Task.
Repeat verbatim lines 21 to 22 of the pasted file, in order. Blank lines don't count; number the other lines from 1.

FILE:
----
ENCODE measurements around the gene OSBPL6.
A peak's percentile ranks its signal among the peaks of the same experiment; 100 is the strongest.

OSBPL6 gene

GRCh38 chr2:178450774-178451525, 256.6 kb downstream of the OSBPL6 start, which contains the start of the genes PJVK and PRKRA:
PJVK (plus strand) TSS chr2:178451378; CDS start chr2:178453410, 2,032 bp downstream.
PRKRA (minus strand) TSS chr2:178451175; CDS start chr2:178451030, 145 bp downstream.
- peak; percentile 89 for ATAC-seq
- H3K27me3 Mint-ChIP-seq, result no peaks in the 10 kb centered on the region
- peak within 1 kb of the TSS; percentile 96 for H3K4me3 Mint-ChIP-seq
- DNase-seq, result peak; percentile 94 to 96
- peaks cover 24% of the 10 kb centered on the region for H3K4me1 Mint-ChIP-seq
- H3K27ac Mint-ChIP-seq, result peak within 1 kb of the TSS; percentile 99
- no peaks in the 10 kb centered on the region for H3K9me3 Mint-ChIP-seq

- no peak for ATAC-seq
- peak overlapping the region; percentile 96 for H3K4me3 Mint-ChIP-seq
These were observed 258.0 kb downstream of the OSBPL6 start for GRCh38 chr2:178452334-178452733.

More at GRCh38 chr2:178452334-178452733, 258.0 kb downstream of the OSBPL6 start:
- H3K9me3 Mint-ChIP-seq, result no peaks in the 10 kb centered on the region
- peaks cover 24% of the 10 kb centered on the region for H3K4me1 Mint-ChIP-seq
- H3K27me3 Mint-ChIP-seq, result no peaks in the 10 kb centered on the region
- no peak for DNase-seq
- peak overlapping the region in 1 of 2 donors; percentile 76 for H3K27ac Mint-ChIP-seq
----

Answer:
- no peak for DNase-seq
- peak overlapping the region in 1 of 2 donors; percentile 76 for H3K27ac Mint-ChIP-seq